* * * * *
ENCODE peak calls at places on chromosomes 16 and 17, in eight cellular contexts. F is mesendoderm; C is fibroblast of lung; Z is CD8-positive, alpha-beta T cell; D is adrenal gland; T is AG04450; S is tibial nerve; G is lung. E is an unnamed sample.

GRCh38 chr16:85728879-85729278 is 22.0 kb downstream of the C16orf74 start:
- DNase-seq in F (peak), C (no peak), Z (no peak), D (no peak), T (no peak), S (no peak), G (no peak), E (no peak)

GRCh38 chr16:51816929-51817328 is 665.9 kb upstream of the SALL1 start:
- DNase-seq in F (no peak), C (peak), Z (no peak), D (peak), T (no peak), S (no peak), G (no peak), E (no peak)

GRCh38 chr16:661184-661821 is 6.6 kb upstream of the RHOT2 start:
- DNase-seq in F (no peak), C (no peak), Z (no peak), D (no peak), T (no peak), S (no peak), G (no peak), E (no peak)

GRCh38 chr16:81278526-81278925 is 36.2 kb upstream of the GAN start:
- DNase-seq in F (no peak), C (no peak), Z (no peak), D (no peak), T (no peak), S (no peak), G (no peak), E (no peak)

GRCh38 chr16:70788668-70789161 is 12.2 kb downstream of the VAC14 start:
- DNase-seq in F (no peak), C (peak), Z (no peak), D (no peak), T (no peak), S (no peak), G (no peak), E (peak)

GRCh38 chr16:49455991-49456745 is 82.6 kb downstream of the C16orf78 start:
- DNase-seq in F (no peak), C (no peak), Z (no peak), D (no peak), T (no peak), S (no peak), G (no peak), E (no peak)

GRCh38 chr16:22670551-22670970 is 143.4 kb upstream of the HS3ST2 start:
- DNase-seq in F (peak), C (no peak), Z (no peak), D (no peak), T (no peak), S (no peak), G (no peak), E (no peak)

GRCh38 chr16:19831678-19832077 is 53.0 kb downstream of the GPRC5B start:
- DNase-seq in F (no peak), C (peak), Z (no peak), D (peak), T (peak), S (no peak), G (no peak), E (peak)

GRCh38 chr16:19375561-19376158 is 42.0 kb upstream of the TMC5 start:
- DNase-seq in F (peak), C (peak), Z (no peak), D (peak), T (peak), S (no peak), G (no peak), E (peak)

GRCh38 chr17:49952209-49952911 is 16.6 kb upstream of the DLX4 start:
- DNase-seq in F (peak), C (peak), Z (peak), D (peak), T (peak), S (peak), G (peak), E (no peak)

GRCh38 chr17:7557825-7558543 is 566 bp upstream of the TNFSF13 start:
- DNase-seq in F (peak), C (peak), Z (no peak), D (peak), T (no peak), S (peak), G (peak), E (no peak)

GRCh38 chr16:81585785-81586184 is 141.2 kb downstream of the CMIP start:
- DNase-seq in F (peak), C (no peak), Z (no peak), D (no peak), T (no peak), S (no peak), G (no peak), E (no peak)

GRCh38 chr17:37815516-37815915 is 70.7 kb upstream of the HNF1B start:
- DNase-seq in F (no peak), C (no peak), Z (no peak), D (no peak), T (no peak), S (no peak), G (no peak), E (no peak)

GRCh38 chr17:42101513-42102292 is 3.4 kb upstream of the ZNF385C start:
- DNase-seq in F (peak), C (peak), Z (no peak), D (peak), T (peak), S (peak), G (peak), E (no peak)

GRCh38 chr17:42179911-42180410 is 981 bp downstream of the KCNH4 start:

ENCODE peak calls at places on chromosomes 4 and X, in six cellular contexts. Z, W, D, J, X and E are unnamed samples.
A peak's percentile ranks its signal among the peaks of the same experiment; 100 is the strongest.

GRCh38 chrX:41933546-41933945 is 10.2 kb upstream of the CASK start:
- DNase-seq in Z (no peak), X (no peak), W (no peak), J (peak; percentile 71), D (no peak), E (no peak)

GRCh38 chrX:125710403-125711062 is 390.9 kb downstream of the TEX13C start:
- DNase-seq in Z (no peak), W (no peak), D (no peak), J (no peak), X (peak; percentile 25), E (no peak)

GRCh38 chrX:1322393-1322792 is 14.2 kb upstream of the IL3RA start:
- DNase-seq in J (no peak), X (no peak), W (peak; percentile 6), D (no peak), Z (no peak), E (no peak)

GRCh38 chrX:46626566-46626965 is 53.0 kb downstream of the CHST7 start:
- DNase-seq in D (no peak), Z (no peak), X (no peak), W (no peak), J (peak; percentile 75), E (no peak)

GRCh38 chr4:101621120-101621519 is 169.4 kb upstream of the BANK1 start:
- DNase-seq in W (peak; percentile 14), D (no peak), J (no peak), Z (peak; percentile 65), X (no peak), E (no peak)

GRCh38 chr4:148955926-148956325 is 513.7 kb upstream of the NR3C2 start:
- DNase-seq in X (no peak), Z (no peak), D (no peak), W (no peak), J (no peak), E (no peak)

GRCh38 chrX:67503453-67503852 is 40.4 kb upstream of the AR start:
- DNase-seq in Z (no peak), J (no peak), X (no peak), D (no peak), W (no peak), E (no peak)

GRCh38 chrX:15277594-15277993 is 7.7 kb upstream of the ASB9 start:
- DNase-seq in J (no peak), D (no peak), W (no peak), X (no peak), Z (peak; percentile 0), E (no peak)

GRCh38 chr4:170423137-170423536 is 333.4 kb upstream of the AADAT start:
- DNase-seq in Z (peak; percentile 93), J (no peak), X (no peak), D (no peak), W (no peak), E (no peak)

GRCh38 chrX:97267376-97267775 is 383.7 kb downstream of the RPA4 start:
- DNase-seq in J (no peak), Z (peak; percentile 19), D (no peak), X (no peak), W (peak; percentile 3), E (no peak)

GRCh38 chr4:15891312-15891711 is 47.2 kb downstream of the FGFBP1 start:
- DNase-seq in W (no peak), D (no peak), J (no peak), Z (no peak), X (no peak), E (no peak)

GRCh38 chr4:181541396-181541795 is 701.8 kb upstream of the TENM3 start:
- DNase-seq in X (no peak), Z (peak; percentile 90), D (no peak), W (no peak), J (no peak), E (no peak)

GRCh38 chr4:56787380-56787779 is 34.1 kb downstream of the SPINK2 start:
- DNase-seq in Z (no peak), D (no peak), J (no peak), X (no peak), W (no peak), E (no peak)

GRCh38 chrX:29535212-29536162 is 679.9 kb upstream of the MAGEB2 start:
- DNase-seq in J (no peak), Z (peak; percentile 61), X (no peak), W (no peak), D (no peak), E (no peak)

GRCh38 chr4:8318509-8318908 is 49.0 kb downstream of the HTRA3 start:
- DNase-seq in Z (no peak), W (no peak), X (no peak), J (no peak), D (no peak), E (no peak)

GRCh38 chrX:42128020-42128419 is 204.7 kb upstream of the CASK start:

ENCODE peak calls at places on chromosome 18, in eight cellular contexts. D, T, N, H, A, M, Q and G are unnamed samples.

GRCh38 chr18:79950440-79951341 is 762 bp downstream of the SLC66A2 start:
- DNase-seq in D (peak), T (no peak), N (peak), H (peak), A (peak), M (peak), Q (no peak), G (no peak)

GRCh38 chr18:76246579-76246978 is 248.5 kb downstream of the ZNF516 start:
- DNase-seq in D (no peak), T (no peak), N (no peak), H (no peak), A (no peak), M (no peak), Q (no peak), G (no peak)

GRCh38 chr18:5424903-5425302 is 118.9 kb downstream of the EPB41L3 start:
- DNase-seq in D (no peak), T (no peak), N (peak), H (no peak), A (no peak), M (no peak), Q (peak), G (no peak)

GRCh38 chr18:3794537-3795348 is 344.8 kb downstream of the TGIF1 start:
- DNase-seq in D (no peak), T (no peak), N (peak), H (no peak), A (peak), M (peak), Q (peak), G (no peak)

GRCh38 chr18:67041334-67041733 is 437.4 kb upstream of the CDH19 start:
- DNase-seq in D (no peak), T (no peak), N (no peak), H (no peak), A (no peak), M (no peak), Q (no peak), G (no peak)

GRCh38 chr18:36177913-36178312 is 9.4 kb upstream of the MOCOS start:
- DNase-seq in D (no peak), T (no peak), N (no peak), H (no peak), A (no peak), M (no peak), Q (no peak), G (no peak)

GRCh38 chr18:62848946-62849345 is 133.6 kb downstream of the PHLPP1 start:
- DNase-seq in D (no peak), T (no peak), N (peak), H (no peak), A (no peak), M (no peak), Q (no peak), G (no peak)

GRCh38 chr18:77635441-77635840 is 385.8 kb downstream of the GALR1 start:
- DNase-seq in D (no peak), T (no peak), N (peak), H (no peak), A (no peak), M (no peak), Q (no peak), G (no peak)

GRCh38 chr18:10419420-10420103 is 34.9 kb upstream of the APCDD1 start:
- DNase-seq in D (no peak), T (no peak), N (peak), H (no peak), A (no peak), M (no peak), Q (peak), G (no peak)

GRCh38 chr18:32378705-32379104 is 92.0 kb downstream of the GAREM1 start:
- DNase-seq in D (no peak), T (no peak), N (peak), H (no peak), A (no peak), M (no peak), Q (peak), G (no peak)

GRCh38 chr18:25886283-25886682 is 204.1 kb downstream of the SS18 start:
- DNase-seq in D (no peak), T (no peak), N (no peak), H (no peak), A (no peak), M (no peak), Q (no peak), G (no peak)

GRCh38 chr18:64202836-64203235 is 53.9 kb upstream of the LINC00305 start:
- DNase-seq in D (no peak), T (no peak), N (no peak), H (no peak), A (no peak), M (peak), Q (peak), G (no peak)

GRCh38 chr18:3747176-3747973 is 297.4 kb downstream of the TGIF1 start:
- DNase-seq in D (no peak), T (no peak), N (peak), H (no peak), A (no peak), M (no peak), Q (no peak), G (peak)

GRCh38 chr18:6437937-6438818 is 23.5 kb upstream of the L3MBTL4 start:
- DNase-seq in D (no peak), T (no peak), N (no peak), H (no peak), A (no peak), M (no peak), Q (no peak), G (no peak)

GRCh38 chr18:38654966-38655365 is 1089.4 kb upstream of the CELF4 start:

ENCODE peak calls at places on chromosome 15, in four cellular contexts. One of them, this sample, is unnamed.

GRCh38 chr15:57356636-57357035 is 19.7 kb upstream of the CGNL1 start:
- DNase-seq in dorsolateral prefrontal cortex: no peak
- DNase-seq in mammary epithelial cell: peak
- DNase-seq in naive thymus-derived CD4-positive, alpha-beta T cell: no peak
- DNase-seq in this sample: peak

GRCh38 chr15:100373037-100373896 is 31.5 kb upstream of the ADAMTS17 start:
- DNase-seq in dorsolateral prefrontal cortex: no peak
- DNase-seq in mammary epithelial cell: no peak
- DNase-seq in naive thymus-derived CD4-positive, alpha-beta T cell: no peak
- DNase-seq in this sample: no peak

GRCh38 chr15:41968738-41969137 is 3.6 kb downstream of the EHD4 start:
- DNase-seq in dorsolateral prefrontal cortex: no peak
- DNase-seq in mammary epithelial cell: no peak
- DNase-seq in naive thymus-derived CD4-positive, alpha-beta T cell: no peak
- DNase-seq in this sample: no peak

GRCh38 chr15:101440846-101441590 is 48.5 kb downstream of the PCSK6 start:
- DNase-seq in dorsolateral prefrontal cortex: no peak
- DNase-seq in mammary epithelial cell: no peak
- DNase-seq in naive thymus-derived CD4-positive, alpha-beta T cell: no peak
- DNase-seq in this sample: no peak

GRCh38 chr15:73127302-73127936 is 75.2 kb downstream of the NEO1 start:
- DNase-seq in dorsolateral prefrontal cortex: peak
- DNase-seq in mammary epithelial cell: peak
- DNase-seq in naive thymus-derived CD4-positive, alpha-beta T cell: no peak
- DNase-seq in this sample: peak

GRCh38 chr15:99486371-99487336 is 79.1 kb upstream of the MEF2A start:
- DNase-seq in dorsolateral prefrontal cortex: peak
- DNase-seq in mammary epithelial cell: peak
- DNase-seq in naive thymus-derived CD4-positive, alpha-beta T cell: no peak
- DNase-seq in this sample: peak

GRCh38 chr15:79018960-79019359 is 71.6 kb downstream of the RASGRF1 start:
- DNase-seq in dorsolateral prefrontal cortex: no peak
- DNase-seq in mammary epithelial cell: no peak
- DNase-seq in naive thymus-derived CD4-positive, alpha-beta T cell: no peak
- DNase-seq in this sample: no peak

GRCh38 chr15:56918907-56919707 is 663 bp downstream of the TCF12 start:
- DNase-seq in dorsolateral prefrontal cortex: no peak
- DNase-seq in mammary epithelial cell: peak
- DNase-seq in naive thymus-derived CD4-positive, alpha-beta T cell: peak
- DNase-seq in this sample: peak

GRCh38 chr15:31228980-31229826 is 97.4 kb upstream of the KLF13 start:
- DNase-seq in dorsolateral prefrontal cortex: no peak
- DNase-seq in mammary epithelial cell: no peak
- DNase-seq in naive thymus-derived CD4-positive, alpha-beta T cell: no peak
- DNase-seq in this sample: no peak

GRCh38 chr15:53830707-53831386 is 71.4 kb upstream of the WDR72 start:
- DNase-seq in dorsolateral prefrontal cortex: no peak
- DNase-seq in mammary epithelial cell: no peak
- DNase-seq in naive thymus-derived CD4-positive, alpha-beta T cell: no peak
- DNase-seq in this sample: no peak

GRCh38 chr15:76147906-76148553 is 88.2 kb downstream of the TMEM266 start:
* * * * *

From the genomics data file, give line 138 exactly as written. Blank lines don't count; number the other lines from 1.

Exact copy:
- DNase-seq in naive thymus-derived CD4-positive, alpha-beta T cell: no peak